until his death. fields of Pennsylvania, where he originated a method Among his best portraits was one of George Walling, of surveying and represcnting the geology of that grcat ex-superintendent of the police department.. coal-bed, which reccived the approbation of mining Baker, Peter Carpenter, publisher, born in North engineers both in this country and abroad. The Hempstead, N. Y. March 22, 1823; died in New ability and skill with which this undertaking was York city, May 19, 1889. Ho removed to New York performed led to his being appointed in 1885 gcolo- city when a boy, was educated in Harlem Academy, gist in charge of all the office and field work of the entered a book store and learned the printing and pubsurvey. Meanwhile he made a careful study of the lishing trades, and in 1850 joined Daniel Godwin in natural-gas fields, and was an accepted authority on establishing the law publishing firm of Baker & Godthat subject. In the autumn of 1886' he resigned from win. He remained with this firm till 1865, when he the survey and entered upon private practice as an founded the firm of Baker, Voorhis & Co., which is expert. He was actively engaged with the Fuel-Gas still in existence. Mr. Baker published the "Steam and Electric Engineering Company of Pittsburg, and Press" periodical during the civil war, in aid of the was closely associated with the various interests in national cause. He was a founder of the Metropolithat direction controlled by George Westinghouse, tan Literary Association, the Eclectic Club, and the with whom he organized the Duquesne (Arizona) Cop- Typothetæ; was a member of the Sons of the Revoper Company, becoming its general manager. The lution and the Union League and Lotus Clubs; an degree of Sc. D. was conferred upon him by the Uni- originator and chairman of the committee on erecting versity of Pennsylvania in 1889, and he was a mem the statue of Benjamin Franklin in Printing-House ber of scientific societies, including the American Square. He was active in charitable enterprises, parPhilosophical Society, the American Geological Soci- ticularly in promoting the Hahnemann Hospital and ety, and the American Institute of Mining Engincers, he wrote numerous addresses and monographs, includto whose proceedings he contributed papers. He also ing." European Recollections” (1861), and · Frankcontributed to the scientific and technical journals, lin” (1865). and prepared more than twenty of the reports of State Barbour, Oliver Lorenzo, lawyer, born in Cambridge, geological survey.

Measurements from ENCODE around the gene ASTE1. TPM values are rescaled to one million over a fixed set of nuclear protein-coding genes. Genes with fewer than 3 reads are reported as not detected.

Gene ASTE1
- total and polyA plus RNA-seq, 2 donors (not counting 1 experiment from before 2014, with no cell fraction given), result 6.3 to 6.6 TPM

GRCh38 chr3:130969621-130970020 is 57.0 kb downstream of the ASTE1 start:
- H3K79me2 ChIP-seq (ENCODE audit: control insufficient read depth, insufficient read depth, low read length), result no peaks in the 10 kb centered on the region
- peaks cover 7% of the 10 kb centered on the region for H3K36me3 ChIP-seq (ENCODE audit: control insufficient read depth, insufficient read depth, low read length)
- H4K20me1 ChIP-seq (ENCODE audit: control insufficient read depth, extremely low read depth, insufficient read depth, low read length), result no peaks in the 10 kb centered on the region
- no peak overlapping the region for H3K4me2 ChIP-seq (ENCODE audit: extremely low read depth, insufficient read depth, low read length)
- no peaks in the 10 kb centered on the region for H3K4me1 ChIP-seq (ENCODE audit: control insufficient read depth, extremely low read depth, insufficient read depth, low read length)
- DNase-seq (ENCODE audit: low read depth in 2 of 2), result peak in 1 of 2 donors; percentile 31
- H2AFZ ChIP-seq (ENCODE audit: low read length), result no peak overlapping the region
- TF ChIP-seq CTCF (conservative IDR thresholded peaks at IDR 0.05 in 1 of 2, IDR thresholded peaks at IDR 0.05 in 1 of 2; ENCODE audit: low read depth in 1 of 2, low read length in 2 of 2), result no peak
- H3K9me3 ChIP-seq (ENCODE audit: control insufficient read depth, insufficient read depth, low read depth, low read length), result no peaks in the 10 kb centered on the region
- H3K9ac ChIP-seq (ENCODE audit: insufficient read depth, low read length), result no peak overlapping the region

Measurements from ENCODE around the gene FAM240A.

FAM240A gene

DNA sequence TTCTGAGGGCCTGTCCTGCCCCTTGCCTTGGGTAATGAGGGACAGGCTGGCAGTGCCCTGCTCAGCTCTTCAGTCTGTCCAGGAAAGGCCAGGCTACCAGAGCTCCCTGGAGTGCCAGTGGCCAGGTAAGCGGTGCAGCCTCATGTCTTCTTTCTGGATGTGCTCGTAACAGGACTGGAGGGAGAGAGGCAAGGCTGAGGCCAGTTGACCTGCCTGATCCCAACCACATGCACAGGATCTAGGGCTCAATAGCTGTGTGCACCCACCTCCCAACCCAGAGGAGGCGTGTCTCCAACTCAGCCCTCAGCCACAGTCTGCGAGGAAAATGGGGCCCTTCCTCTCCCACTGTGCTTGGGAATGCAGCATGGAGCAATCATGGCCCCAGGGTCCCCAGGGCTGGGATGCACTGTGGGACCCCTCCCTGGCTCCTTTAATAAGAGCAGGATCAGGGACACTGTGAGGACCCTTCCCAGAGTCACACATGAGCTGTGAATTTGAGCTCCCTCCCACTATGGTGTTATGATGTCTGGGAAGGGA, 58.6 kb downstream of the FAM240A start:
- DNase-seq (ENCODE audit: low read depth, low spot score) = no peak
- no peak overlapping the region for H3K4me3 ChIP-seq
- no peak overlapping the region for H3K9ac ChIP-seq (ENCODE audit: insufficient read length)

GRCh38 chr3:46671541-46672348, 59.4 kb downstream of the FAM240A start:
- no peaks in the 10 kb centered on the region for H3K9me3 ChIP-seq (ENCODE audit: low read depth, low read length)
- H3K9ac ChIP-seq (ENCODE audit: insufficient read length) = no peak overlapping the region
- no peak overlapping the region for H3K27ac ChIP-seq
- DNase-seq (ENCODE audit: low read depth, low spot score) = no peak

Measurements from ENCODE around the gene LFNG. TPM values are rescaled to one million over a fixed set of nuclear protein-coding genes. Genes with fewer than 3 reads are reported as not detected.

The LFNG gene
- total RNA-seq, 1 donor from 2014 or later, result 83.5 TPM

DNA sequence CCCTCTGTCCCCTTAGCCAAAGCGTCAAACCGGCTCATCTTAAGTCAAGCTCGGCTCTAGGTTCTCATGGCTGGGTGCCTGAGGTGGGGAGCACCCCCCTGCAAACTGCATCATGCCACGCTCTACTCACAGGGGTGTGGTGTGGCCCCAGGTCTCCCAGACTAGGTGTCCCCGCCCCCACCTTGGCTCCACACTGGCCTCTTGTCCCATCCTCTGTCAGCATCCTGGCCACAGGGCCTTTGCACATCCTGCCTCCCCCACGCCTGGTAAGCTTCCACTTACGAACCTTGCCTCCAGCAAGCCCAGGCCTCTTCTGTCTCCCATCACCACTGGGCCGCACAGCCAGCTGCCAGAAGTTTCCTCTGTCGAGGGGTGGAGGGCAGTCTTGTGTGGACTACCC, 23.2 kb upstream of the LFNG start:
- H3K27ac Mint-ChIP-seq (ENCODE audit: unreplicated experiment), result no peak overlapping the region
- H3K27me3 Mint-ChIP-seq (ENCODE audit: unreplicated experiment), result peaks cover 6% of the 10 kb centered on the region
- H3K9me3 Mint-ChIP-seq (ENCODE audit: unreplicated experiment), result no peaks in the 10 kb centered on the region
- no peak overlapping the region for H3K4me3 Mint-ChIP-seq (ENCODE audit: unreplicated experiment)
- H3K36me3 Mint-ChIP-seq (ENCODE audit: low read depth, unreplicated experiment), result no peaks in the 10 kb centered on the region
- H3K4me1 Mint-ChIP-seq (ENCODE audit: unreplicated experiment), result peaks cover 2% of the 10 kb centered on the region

Washington County, N. Y., July 12, 1811; died in Atwood, David, journalist, born in Bedford, N. H., in Saratoga, N. Y., Dec. 17, 1889. He was graduated at 1815; died in Madison, Wis., Dec. 11, 1889. He was Fredonia Academy in 1827; was admitted to the bar apprenticed to the printer's trade in 1830, removed to in 1832; and was reporter of the New York Court of Wisconsin and became connected with the Madison Chancery in 1817–49, and of the New York Supreme ** Express " in 1847, was soon afterward appointed Court in 1848–76. His publications include: Equieditor and manager of the paper, and left it in 1852 to ty Digest" (4 vols., Springfield, 1836-41); " Treatise establish the “State Journal," with which he re- on Criminal Law" (Albany, 1841; 3d ed., 2 vols., mained until his death. Ele was a member of the 1883); " Treatise on the Law of Set-Off" (1841)